English | ePUB | 5.3 MiB
Heather B. Armstrong is widely acknowledged to be the most popular “mommy blogger” in the world. Her website, dooce®, has twice been listed as one of the 25 best blogs in the world by Time magazine and Forbes listed it as a top 100 website for women. In the eighteen years that Heather has been shaping the internet writing community, she’s worked to create targeted content not only for fellow parents but also for numerous global brands—including Ford, Nintendo, and Clorox—and written a New York Times bestseller, It Sucked and Then I Cried. She lives in Salt Lake City with her two lovely daughters and an insane herding dog.
From New York Times best-selling author and blogger Heather B. Armstrong comes an honest and irreverent memoir – reminiscent of the New York Times best seller Brain on Fire – about her experience as one of only a few people to participate in an experimental treatment for depression involving 10 rounds of a chemically induced coma approximating brain death.
For years, Heather B. Armstrong has alluded to her struggle with depression on her website, dooce. It’s scattered throughout her archive, where it weaves its way through posts about pop culture, music, and motherhood. But in 2016, Heather found herself in the depths of a depression she just couldn’t shake, an episode darker and longer than anything she had previously experienced. She had never felt so discouraged by the thought of waking up in the morning, and it threatened to destroy her life. So, for the sake of herself and her family, Heather decided to risk it all by participating in an experimental clinical trial involving a chemically induced coma approximating brain death.
Now, for the first time, Heather recalls the torturous 18 months of suicidal depression she endured and the monthlong experimental study in which doctors used propofol anesthesia to quiet all brain activity for a full 15 minutes before bringing her back from a flatline. Ten times. The experience wasn’t easy. Not for Heather or her family. But a switch was flipped, and Heather hasn’t experienced a single moment of suicidal depression since.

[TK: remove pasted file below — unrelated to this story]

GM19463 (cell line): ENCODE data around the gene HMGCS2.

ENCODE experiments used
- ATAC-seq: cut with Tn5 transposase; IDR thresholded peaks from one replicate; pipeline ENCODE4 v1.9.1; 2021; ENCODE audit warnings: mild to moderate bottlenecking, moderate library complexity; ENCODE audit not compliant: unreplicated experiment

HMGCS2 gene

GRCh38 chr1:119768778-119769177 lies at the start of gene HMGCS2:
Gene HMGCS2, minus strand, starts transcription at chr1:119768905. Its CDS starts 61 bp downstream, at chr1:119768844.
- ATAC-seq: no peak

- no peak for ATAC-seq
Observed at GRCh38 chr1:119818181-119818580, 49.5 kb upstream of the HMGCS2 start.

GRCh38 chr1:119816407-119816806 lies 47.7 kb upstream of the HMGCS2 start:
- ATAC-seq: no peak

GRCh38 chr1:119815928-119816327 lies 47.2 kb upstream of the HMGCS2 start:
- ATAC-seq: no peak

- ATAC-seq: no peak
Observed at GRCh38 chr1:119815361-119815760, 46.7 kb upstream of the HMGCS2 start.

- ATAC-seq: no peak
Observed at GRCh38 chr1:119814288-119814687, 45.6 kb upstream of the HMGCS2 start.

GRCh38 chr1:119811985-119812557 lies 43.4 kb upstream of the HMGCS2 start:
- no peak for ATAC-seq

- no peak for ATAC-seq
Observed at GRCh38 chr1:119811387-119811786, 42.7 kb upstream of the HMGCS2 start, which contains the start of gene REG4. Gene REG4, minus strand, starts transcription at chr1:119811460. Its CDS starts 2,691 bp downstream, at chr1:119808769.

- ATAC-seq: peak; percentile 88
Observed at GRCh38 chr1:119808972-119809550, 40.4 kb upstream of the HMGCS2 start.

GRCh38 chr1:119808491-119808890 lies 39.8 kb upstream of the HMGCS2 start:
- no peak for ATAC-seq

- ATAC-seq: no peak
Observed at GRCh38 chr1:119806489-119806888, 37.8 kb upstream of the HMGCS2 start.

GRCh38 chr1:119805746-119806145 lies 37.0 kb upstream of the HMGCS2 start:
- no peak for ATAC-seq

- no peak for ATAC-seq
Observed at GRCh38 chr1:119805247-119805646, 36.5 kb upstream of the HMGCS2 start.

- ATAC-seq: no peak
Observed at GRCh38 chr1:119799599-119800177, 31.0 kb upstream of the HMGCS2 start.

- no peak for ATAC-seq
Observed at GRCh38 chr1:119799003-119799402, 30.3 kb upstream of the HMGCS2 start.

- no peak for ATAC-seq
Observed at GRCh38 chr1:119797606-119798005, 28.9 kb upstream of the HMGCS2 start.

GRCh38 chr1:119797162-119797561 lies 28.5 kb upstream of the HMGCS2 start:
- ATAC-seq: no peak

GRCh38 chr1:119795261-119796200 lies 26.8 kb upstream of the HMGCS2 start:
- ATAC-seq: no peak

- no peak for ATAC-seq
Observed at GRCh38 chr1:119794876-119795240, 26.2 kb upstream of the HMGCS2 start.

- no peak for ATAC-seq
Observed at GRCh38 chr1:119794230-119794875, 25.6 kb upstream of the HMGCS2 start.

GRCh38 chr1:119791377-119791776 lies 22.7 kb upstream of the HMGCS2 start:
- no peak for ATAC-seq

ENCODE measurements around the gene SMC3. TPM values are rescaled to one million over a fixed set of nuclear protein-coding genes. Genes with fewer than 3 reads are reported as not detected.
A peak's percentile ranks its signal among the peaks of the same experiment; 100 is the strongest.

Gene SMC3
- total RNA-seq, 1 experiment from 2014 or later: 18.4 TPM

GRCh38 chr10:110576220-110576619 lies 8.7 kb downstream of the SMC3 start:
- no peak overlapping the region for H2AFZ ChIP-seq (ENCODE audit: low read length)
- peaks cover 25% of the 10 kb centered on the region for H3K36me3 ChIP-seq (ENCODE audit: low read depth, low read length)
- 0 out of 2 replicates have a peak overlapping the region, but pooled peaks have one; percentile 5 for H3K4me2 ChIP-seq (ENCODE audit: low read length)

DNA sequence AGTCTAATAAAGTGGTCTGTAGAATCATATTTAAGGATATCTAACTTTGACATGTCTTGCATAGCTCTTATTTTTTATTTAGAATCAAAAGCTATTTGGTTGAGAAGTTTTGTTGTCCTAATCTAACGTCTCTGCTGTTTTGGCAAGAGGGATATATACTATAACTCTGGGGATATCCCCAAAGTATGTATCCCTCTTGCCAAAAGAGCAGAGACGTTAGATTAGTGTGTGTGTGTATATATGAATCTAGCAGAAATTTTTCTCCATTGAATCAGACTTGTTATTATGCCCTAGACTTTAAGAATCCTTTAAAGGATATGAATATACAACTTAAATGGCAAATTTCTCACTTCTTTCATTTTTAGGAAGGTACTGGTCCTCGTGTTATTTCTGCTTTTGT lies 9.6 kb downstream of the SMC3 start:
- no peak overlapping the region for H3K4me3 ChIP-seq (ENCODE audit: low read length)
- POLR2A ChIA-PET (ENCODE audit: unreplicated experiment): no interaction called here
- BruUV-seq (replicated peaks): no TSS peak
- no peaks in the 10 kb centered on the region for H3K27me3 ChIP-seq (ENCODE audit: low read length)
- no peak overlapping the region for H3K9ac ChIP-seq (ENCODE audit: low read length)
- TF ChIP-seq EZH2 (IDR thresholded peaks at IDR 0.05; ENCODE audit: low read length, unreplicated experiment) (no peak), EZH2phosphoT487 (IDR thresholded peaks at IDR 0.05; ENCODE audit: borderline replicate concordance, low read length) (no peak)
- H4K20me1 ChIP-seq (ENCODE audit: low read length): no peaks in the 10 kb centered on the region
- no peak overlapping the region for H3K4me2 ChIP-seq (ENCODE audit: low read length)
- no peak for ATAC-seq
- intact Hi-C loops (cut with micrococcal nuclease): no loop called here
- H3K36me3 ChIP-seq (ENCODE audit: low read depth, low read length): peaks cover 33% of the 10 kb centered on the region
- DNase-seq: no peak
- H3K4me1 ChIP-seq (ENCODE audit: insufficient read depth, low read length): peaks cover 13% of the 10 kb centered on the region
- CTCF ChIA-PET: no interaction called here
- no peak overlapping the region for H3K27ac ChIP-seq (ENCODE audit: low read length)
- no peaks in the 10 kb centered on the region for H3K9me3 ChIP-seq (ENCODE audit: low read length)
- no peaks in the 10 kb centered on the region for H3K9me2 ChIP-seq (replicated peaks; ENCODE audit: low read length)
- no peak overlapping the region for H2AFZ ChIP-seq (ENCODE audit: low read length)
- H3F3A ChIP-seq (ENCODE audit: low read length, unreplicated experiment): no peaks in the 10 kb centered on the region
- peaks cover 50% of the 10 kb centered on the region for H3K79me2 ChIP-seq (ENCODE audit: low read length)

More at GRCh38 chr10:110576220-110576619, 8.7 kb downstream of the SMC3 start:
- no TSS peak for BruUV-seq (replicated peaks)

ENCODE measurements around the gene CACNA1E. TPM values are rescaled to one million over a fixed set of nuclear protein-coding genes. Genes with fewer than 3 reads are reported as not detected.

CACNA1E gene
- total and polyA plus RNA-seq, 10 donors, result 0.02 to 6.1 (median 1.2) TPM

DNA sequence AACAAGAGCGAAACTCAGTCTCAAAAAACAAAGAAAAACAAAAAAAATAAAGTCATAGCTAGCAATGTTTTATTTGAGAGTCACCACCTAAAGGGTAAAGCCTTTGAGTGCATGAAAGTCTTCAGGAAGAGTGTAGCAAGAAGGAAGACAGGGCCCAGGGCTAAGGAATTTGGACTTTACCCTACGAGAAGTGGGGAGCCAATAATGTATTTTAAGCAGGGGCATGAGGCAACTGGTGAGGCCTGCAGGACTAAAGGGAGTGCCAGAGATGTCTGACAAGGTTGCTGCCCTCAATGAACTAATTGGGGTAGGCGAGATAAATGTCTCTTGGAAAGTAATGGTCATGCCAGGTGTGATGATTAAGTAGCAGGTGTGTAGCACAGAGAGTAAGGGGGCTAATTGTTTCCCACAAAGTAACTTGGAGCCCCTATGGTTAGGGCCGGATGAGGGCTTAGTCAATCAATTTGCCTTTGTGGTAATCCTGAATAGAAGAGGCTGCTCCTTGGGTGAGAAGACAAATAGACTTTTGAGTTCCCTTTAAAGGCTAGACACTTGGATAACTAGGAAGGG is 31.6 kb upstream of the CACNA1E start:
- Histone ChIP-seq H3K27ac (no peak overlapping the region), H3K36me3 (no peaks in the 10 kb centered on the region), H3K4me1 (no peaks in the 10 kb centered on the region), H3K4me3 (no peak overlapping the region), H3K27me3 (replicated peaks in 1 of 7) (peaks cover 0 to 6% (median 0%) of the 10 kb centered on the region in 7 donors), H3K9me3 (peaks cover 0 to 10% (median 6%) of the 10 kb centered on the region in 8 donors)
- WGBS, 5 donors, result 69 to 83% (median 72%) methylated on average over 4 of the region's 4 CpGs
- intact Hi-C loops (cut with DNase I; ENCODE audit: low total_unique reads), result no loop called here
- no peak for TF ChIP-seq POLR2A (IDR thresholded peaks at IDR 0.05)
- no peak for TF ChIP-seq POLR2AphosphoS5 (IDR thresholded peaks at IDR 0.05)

Disarmingly honest, self-deprecating, and scientifically fascinating, The Valedictorian of Being Dead brings to light a groundbreaking new treatment for depression.
Erin: Thanks to Netgalley and Simon&Shuster Canada for a digital galley in exchange for an honest review.
Well, I never stray away from a tough subject in my reading material. I was seduced by the title and I stayed for the compelling and raw account of a woman’s struggle to overcome the painful depression that enveloped her every moment. Heather B. Armstrong goes to a place that I never could have believed possible. In 2017 , the single mother of two and popular blogger, became the third participant in a scientific study in which the subject is given a huge dosage through anesthesia which would leave her nearly brain dead for 15 minutes. All done in an effort to quiet the electrical activity in her brain. She would go through this process TEN times.
Heather shares her family story and treatments in such a conversational manner that I felt I was talking with a friend over a cup of coffee. As I came to the end of Heather’s story, I couldn’t help but allow the tears to fall freely. As much pain as there is in this book, there lies within a message of hope. The Valedictorian of Being Dead: The True Story of Dying Ten Times to Live is one of my most memorable reads of 2019
Ariel: Uuuugh, this is such a hard book to rate. There was a time in my life where I read a LOT of Heather’s blog, Dooce. Then it fell off my radar and life went other places. All those things that made me a devotee to her internet space made this a great read (or listen in my case). She’s got a great written voice. She’s funny. She knows how to tell a good story. And, after all that time reading her blog, I feel weirdly invested in her and her family (the internet is so weird, why do I feel invested in a total stranger?). This topic and her story in this book is pretty wrenching. To hear her read it is really tough – the sadness, hopelessness, and then the elation and joy in her voice are all apparent. The story itself (of her experience with an experimental treatment) is compelling and the outcome is encouraging. Do I think it’s a great book? Probably nah. It won’t stay with me any more than her blog did. Was it a nice diversion? Yep. Do I feel like calling her intense, deeply emotional story “a diversion” makes me a jerk? Yep. The internet is weird and the whole thing makes me a little uncomfortable, to be honest. Ha!
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